California Lt. Gov. Gavin Newsom accused the mortgage industry, Wall Street and a major federal regulator of colluding to pressure local governments into rejecting a controversial proposal to seize mortgages and restructure them.
Newsom on Monday sent a letter to the Department of Justice asking for an investigation into statements by some groups representing Wall Street investors and the mortgage industry that mortgage lending may become costlier in parts of the country where municipalities are weighing eminent domain proposals. San Bernardino County is in effect ground zero for the debate on using the legal maneuver to help underwater homeowners.
"I am most disturbed by the threats leveled by the mortgage industry and some in the federal government who have coercively urged local governments to reject consideration of any proposal that would exercise the powers constitutionally granted local governments to use eminent domain," Newsom wrote in his letter, which was addressed to the Justice Department's antitrust division.
The Justice Department said it had not yet received the letter, but that it would be reviewed.
Newsom's complaint comes after several groups, including the influential Securities Industry and Financial Markets Assn., objected to the eminent domain plan and warned that mortgages could become more expensive for future homeowners living in regions that adopt the plan.
The Federal Housing Finance Agency, the independent government regulator that oversees mortgage titans Fannie Mae and Freddie Mac, also expressed worry about the plan. The agency last month said it has "significant concerns about the use of eminent domain to revise existing financial contracts" and that it "has determined that action may be necessary."
The housing agency also asked for public comment, and last week investor groups both opposed and in favor of the eminent domain plan filed letters to the agency laying out their arguments.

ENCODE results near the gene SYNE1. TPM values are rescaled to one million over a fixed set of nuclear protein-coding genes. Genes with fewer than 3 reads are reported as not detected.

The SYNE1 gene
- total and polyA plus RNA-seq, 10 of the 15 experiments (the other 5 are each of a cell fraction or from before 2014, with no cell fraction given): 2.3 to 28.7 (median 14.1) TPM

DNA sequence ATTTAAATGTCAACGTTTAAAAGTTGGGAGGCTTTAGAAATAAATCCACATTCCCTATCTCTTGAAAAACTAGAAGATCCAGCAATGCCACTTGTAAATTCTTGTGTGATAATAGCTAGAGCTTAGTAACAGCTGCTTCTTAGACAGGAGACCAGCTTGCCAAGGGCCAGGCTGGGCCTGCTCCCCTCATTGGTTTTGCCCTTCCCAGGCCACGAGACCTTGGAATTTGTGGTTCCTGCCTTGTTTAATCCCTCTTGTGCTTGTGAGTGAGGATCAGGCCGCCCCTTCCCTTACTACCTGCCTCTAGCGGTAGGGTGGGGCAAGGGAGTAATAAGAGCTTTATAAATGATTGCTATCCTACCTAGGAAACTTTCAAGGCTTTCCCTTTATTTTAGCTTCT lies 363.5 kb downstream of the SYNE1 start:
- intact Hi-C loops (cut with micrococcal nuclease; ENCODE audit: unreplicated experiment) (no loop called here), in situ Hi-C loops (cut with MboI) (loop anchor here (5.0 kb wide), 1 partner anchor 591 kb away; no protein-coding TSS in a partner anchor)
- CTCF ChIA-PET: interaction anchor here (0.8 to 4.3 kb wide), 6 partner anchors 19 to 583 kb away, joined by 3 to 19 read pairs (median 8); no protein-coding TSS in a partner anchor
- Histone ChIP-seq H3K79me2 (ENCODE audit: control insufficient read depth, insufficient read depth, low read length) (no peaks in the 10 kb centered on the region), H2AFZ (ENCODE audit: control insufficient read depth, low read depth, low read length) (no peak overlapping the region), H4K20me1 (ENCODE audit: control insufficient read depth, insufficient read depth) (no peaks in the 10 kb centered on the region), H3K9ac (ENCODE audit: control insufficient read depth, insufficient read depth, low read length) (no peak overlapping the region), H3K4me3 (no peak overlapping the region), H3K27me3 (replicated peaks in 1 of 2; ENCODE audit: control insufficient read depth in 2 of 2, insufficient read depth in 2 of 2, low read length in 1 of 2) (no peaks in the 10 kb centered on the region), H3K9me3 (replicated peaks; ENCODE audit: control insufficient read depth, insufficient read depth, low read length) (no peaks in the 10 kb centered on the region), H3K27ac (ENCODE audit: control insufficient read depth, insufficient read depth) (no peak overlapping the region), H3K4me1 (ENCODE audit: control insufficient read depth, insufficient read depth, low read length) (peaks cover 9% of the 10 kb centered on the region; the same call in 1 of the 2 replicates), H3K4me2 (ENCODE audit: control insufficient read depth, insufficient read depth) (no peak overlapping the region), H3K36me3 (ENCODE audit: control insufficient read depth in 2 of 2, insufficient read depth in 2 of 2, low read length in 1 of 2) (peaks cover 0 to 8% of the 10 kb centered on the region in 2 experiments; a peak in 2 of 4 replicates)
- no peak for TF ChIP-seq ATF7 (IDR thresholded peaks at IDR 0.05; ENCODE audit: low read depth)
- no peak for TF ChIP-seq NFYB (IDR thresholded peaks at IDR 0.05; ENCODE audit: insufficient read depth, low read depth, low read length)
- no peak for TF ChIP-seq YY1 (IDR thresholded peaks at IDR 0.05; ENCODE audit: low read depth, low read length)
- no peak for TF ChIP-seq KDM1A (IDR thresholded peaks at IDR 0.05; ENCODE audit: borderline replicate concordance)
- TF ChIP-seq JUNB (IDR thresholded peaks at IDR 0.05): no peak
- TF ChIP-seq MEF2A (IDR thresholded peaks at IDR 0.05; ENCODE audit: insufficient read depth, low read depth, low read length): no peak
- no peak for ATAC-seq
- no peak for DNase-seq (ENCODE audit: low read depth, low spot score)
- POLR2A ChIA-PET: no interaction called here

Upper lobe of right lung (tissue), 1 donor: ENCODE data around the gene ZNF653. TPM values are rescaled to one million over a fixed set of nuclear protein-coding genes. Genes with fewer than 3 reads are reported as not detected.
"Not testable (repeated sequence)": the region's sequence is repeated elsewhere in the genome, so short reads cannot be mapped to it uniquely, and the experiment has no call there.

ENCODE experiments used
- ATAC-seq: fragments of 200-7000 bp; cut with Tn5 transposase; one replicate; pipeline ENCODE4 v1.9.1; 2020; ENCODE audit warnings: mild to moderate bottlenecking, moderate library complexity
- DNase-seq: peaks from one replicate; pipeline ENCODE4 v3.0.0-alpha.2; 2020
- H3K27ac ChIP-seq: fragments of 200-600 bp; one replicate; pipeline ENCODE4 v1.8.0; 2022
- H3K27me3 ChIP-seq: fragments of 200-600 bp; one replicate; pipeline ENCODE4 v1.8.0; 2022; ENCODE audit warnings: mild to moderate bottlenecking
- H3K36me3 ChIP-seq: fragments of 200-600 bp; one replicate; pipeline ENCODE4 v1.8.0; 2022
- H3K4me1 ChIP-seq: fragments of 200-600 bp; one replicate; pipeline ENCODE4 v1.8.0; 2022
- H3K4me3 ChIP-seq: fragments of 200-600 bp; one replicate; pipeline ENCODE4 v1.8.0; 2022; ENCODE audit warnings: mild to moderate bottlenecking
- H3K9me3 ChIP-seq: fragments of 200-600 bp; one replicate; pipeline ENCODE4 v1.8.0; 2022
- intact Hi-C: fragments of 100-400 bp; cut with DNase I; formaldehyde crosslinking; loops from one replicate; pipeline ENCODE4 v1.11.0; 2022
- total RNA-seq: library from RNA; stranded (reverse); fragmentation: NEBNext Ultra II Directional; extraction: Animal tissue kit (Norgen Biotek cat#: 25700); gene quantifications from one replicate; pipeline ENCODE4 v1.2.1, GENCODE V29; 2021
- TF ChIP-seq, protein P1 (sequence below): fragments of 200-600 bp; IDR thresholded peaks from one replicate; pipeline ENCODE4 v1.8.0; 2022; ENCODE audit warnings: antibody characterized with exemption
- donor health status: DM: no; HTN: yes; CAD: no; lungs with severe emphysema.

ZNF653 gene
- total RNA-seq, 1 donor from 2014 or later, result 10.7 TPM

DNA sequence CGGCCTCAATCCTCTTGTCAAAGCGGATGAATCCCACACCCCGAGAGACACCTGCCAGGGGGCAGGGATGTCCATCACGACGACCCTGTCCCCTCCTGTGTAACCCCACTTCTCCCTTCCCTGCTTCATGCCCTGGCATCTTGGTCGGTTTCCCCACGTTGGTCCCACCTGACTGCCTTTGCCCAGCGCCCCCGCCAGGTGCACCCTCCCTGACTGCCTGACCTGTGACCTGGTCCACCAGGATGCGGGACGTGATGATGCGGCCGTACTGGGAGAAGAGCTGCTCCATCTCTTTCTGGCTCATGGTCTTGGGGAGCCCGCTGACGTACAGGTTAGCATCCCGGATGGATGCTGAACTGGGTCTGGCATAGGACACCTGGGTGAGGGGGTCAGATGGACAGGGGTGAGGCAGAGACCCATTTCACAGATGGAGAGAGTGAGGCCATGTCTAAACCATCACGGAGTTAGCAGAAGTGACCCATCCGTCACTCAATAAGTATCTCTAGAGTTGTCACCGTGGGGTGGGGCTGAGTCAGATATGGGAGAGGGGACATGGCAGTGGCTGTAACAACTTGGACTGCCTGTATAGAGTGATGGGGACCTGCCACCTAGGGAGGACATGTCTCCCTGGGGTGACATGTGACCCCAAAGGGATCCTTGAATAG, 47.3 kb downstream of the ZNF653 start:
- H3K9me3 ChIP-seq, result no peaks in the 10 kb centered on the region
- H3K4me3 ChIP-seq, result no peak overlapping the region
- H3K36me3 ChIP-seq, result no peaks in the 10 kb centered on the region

The involvement of the federal housing agency escalates the stakes of the battle because Fannie and Freddie control such an enormous portion of the mortgage market. Further, the agency's acting director, Edward J. DeMarco, opposes moves to reduce the principal on mortgages owned or backed by the mortgage giants.
If Fannie and Freddie were to restrict credit to areas that adopted the eminent domain proposal, it could "stop the program immediately," Amherst Securities analyst Laurie Goodman said in a recent report. She noted that Fannie and Freddie together hold about $112.9 billion worth of "private label securities," those pooled into trusts by Wall Street during the housing boom and sold as securities to investors such as public pension plans, 401(k) plans and individual investors.
San Bernardino County is widely considered to be the local government furthest along in considering the proposal. The county was the first approached by Mortgage Resolution Partners, the San Francisco-based investment group promulgating the idea. The investment group came to San Bernardino County because of its size and the large number of "underwater mortgages," loans in which the homes wouldn't sell for enough money to pay off the debt on the properties.
The eminent domain idea has spread to numerous other jurisdictions ever since San Bernardino County, in partnership with the cities of Ontario and Fontana, formed a Joint Powers Authority to consider the proposal. The cities of Elk Grove and Sacramento are considering similar proposals. The city of Berkeley is also interested, as is Suffolk County in New York. Last month, the Chicago City Council held a hearing on the idea, with Mayor Rahm Emanuel speaking out against it and actor John Cusack attending in support.
The plan calls for local governments to seize and restructure mortgages in private-label securitization trusts. Those mortgages have been particularly troubling to deal with during the housing crisis because often those loans can't be modified, or sold at market value, because of the complicated contracts governing them.
The eminent domain idea has rankled Wall Street like few other proposals addressing the housing crisis. During a public hearing in San Bernardino, Tim Cameron of the Securities Industry and Financial Markets Assn. warned that moving forward with an eminent domain plan would lead to lengthy litigation.
SIFMA and 25 other financial trade associations reiterated their concerns last week in their letter to the federal housing agency, saying using eminent domain was unconstitutional and arguing that the program would have "chilling effects" on the extension of mortgage credit to those areas. The group has also expressed concerns that the original plan targeted only those mortgages whose borrowers were current on their payments.